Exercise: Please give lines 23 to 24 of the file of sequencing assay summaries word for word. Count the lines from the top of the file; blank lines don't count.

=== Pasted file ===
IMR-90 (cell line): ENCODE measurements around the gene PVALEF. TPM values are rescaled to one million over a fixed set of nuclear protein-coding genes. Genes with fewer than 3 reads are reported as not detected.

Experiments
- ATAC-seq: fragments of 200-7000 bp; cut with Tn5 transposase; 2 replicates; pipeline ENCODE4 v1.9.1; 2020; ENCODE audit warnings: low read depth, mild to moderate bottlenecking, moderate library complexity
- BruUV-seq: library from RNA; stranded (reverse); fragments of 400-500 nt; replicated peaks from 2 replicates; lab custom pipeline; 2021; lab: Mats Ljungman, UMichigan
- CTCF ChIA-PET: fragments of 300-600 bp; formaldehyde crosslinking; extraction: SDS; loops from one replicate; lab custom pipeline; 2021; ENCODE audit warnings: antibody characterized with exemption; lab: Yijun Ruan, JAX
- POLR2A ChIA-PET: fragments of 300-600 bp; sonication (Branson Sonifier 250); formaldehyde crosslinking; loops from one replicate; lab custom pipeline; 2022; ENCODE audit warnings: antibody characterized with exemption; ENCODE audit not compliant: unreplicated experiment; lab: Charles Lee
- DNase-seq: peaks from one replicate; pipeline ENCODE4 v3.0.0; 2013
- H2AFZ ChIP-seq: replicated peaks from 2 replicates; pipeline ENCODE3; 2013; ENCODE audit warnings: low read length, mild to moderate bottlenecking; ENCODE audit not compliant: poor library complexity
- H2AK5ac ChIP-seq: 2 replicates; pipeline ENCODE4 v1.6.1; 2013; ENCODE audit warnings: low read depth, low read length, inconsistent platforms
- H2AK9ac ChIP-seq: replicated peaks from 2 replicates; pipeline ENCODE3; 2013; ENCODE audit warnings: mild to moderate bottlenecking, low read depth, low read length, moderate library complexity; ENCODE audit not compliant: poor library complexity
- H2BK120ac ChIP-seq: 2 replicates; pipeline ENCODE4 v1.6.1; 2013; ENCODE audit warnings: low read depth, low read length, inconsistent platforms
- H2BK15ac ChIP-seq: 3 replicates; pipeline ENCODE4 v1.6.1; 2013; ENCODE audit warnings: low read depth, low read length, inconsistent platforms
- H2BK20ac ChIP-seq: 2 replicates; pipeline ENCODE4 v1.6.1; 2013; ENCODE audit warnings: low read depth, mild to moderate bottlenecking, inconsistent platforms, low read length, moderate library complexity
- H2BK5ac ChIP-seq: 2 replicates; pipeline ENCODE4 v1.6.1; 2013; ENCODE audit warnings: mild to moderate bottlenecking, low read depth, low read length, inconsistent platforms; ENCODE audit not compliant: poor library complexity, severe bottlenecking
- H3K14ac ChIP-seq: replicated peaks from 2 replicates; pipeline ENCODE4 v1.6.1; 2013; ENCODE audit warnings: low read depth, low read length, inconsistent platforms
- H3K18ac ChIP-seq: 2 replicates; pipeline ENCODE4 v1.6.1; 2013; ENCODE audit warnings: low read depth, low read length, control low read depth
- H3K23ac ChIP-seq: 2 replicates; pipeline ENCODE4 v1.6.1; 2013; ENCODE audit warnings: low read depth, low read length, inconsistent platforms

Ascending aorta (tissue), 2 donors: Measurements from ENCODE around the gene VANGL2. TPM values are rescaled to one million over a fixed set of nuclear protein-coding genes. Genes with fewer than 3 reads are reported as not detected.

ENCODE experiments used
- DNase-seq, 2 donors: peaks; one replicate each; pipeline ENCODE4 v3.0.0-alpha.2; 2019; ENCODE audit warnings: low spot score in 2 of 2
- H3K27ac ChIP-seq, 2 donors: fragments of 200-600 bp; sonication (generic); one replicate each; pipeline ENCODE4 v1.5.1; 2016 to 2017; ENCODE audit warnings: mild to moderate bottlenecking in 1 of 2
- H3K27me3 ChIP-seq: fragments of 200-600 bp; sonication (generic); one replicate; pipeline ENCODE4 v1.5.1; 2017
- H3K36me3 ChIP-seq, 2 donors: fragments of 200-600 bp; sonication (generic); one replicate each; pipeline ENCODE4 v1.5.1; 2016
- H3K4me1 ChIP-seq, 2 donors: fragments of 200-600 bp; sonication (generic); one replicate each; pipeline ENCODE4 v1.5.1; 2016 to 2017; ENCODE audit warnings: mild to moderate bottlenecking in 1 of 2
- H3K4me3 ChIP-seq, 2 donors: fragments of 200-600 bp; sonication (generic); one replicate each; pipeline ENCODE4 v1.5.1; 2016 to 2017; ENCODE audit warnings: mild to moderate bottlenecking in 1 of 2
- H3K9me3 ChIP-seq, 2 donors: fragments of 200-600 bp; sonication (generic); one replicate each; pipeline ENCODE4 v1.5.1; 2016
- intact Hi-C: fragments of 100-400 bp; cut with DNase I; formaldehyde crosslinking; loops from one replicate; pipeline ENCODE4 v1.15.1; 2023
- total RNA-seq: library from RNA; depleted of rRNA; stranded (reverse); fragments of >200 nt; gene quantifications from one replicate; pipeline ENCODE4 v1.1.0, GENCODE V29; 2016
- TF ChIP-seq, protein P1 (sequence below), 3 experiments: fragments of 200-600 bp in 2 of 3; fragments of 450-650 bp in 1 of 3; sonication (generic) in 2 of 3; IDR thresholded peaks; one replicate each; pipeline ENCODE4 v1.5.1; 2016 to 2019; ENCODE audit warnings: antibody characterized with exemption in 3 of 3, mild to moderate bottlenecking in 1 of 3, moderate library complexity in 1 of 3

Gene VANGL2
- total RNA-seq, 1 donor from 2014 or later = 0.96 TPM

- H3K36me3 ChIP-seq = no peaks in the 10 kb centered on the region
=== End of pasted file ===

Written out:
- H3K36me3 ChIP-seq, 2 donors: fragments of 200-600 bp; sonication (generic); one replicate each; pipeline ENCODE4 v1.5.1; 2016
- H3K4me1 ChIP-seq, 2 donors: fragments of 200-600 bp; sonication (generic); one replicate each; pipeline ENCODE4 v1.5.1; 2016 to 2017; ENCODE audit warnings: mild to moderate bottlenecking in 1 of 2